Labor Case Study: Navigating China’s Laws Surrounding Employee Termination During Probation

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By Allan Xu  Manager, Business Advisory Services
Editor: Alexander Chipman Koty
Dezan Shira & Associates, Shanghai

Although many employers in China know that the labor contract of an employee can be dissolved at any time during the probationary period, most are unaware of the restrictions governing this termination procedure. According to China’s labor laws, the ability to terminate a labor contract during the probationary period is limited to the specific circumstance “where it is proved, on the expiry of the probationary period, that a worker has failed to meet employment requirements”. In practice, this rule is endowed by the law as a right for the worker, and it is the employer’s burden to prove that the employee “has failed to meet employment requirements” if the employer intends to dissolve the labor contract during the probationary period. Here, a case involving this situation will be discussed, along with practical advice for managing employees during the probationary period.


Mr. Qian signed a two year labor contract with a company as a project manager. The contract stipulated the probationary period of Mr. Qian as two months and did not provide any explicit employment requirements. Among the 60 projects he was managing, 18 were not completed and 25 needed to be further revised. Since Mr. Qian did not perform well and did not meet the expected targets, the company rescinded the labor contract with him after one month, declaring that he had failed to meet the employment requirements.

In response, Mr. Qian applied for arbitration. Because the labor contract did not list any specific employment requirements, Mr. Qian argued that he was terminated without grounds and was therefore entitled to compensation from the company for violating the contract. The labor disputes arbitration committee determined that the evidence submitted by the company was insufficient to prove the failure of Mr. Qian to meet the employment requirements and thus approved the claim of Mr. Qian for compensation.

Professional Service_CB icons_2015RELATED: Payroll and HR Services from Dezan Shira & Associates

Legal Grounds and Analysis

According to China’s labor contract law, an employer can terminate the labor contract with an employee within the period of probation if the employee cannot satisfy the employment requirements. However, the employer is obliged to provide relevant evidence to justify the termination, including the company’s employment requirements, the employee’s acknowledgement of these requirements, and an assessment of the employee’s performance during the probationary period. The employer must make the employment requirements clear to the employee during the recruitment process.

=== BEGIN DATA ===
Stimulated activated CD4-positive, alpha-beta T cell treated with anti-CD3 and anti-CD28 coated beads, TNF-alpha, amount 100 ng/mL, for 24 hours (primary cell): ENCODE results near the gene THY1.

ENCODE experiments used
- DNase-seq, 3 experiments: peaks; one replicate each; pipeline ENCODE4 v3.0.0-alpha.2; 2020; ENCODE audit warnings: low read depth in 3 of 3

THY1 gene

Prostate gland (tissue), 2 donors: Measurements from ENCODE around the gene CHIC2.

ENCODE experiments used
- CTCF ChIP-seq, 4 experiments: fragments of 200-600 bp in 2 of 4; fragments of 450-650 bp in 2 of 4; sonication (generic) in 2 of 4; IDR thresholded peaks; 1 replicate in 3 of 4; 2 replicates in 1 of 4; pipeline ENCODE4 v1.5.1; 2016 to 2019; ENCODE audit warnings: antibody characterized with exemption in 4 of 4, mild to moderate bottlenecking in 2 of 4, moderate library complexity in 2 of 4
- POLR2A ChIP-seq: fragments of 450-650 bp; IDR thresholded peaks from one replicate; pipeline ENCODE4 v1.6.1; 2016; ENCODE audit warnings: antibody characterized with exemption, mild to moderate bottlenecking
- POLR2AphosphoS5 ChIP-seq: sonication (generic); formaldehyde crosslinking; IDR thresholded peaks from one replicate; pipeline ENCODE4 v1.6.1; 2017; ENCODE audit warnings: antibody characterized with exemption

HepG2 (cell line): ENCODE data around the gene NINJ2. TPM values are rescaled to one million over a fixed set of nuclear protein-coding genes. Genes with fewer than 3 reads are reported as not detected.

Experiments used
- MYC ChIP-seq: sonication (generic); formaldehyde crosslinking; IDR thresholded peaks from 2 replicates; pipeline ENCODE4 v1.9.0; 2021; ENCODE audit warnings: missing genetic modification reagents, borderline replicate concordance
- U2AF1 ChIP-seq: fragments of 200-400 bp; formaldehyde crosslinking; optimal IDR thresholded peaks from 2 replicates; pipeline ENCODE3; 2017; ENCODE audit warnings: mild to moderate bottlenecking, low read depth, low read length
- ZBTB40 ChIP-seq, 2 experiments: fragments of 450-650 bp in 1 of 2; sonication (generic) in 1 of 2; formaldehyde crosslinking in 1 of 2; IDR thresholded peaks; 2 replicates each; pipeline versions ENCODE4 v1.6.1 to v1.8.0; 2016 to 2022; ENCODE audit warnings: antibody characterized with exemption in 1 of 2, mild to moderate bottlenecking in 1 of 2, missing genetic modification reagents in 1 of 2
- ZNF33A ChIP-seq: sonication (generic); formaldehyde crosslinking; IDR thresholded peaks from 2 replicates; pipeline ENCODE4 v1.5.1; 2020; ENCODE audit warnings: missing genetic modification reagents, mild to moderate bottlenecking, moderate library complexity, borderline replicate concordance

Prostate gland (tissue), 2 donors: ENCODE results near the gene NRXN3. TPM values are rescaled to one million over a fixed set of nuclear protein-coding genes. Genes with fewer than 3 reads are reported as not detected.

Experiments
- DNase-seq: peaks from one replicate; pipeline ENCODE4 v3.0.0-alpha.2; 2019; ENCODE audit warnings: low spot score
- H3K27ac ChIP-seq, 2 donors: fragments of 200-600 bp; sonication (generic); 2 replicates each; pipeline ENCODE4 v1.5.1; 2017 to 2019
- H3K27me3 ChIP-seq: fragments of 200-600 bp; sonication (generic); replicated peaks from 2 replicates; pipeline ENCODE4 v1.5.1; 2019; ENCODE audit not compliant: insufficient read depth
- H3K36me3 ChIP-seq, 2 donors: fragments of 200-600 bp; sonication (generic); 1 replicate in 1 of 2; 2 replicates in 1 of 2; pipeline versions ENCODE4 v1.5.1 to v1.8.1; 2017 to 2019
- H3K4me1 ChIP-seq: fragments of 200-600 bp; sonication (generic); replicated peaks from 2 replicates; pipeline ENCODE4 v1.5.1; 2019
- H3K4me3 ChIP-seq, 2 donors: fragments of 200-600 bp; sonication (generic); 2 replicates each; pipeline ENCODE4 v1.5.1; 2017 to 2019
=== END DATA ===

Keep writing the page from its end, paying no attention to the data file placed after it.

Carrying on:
If the court or the arbitration committee considers the evidence of the employer insufficient, the employer might be required to pay compensation to the employee and the termination can be overturned. In this particular case, the company did not indicate any employment requirements in the labor contract with Mr. Qian, and also did not stipulate specific requirements during the probationary period. As such, the labor dispute arbitration committee deemed the company’s actions a violation of the labor contract and approved Mr. Qian’s claim for compensation.


From a legal perspective, there are no specific regulations on the standards and principles of “employment requirements”. Hence, the definition of “employment requirements” must be determined by the employer themselves, within the scope permitted by law and based on its practical situation.

Generally speaking, the professional abilities or skills required by a given position are a must-have for the employee during recruitment, and can be regarded as their “employment requirement”. However, it should be noted that the employer must provide the specific and feasible criteria for the “employment requirements” and clearly inform the employee of these requirements before signing the contract. The “employment requirements” can be included in the labor contract, employee handbook, or stipulated in a separate policy.

It is suggested that the acknowledgement receipt of the “employment requirements” be obtained from the employee in advance. If the employer intends to terminate the employee within the probationary period due to poor performance, the employer must bear responsibility for proving the employee’s failure to meet the stipulated employment requirements, such as through an assessment form. Otherwise, the claim for terminating the employee during the probation period based on dissatisfying employment requirements might not be approved by the court or arbitration committee.


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